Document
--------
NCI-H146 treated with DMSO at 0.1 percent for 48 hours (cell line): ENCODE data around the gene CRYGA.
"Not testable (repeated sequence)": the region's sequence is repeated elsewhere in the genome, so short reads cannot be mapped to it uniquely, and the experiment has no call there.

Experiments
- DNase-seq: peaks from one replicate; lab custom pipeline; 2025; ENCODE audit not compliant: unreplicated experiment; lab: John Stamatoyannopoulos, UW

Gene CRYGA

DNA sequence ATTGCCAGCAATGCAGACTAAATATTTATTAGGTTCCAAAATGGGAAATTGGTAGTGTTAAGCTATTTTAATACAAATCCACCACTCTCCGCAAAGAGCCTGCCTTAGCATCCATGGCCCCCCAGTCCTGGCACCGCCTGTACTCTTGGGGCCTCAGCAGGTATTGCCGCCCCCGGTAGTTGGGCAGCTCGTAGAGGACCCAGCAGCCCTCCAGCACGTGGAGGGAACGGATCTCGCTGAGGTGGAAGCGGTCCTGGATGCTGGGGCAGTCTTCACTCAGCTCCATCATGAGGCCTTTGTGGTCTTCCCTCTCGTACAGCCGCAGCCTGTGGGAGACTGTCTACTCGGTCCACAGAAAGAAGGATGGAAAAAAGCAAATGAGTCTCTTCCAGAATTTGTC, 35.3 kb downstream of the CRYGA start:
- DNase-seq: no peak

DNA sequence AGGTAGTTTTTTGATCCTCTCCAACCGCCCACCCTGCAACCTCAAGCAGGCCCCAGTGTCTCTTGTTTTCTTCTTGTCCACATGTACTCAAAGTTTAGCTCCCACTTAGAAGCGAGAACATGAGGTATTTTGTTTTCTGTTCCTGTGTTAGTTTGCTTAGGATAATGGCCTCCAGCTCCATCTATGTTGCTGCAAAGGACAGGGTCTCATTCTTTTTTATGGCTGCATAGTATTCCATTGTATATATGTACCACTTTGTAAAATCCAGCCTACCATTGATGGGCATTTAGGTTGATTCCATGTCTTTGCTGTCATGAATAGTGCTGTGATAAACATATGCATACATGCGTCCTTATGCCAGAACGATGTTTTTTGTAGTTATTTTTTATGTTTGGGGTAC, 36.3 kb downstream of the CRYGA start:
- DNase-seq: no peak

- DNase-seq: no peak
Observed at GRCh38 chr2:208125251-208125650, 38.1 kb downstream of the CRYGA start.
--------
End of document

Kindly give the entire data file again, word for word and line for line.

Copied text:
NCI-H146 treated with DMSO at 0.1 percent for 48 hours (cell line): ENCODE data around the gene CRYGA.
"Not testable (repeated sequence)": the region's sequence is repeated elsewhere in the genome, so short reads cannot be mapped to it uniquely, and the experiment has no call there.

Experiments
- DNase-seq: peaks from one replicate; lab custom pipeline; 2025; ENCODE audit not compliant: unreplicated experiment; lab: John Stamatoyannopoulos, UW

Gene CRYGA

DNA sequence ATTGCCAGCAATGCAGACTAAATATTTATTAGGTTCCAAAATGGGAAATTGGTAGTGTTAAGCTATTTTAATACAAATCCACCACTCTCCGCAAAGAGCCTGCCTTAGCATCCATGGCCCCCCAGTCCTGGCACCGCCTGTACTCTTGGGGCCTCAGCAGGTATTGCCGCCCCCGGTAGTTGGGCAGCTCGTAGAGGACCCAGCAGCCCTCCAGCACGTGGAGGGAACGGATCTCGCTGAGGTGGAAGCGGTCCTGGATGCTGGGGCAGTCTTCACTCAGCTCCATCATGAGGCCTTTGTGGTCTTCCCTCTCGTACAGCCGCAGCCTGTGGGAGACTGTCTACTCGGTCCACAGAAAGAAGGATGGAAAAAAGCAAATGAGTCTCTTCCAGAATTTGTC, 35.3 kb downstream of the CRYGA start:
- DNase-seq: no peak

DNA sequence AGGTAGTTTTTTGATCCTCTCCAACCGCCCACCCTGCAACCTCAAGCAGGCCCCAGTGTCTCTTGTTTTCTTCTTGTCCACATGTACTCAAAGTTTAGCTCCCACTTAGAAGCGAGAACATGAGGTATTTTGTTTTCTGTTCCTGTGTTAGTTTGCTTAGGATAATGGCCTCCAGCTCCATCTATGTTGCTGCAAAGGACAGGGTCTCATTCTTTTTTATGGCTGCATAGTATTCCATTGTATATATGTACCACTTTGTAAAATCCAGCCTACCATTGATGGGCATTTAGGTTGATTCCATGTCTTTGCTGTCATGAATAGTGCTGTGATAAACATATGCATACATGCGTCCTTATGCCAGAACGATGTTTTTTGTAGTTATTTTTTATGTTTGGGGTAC, 36.3 kb downstream of the CRYGA start:
- DNase-seq: no peak

- DNase-seq: no peak
Observed at GRCh38 chr2:208125251-208125650, 38.1 kb downstream of the CRYGA start.